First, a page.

Manhattan District Attorney Alvin Bragg touched on why his office moved forward with the indictment of former President Donald Trump for falsifying business records during a news conference Tuesday.
CNN legal analyst Elie Honig notes that the DA's office will need to prove that Trump and his team falsified records with the intent of committing another crime in order for the charge to bump up from a misdemeanor to a felony.
"The core conduct that is charged in this indictment is the payment of hush money. Now, payment of hush money is not a crime. It's not a federal crime. It's not a state crime," Honig explained.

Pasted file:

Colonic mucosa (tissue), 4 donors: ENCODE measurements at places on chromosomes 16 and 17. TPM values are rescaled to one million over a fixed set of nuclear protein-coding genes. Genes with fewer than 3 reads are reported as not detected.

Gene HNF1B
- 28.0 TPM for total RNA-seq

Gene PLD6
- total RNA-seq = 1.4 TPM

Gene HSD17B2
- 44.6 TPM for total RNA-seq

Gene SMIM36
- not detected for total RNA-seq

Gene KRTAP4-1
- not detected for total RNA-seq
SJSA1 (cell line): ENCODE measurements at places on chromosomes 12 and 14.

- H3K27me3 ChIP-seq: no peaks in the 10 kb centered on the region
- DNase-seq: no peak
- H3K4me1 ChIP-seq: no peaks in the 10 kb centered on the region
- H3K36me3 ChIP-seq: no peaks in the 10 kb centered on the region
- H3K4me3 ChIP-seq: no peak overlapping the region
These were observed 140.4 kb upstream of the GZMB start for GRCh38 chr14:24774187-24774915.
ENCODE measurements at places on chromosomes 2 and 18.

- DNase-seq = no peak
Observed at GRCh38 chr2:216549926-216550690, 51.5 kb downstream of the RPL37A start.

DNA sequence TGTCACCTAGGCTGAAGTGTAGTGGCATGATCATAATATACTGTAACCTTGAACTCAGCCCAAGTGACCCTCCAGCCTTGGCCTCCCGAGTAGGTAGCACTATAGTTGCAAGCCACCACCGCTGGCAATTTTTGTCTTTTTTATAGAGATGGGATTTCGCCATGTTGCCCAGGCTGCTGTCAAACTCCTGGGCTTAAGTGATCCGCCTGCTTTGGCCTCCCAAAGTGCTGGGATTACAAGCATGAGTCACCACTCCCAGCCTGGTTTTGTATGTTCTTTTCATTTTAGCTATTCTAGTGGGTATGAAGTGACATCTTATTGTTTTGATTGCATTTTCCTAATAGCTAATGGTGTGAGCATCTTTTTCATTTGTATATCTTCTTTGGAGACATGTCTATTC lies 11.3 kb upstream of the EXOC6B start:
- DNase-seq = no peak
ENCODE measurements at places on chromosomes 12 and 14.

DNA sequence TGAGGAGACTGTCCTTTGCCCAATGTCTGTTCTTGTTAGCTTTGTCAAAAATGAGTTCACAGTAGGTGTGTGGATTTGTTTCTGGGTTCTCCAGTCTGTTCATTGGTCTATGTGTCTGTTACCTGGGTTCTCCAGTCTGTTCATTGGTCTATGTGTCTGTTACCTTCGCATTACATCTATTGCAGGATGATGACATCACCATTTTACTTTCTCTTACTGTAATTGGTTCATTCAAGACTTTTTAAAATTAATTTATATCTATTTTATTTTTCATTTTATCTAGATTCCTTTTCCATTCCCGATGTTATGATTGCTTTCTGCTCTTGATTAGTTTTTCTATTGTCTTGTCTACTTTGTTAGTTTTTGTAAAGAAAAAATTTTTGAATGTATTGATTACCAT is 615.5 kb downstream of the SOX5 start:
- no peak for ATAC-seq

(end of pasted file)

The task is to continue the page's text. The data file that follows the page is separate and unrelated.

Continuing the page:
The DA's office is "relying on a state law that makes it, in the first instance, a misdemeanor to falsify business records. These are the repayments to Michael Cohen that were falsely logged within the Trump Organization as legal fees — when they were not legal fees. One of the complicated legal questions here is; in order to bump that up from a misdemeanor to a felony, you have to show that those records were falsified to commit some other crime. Some second crime," Honig told CNN's Anderson Cooper.
The DA's office did mention federal and state campaign laws during his remarks, which Honig said, could be where more legal questions come up.
Honig also highlighted how the DA's office did not say what that alleged second crime is, an issue the defense lawyers "rightly" complained about because the purpose of an indictment is to serve notice to the defendant on what they're being charged with.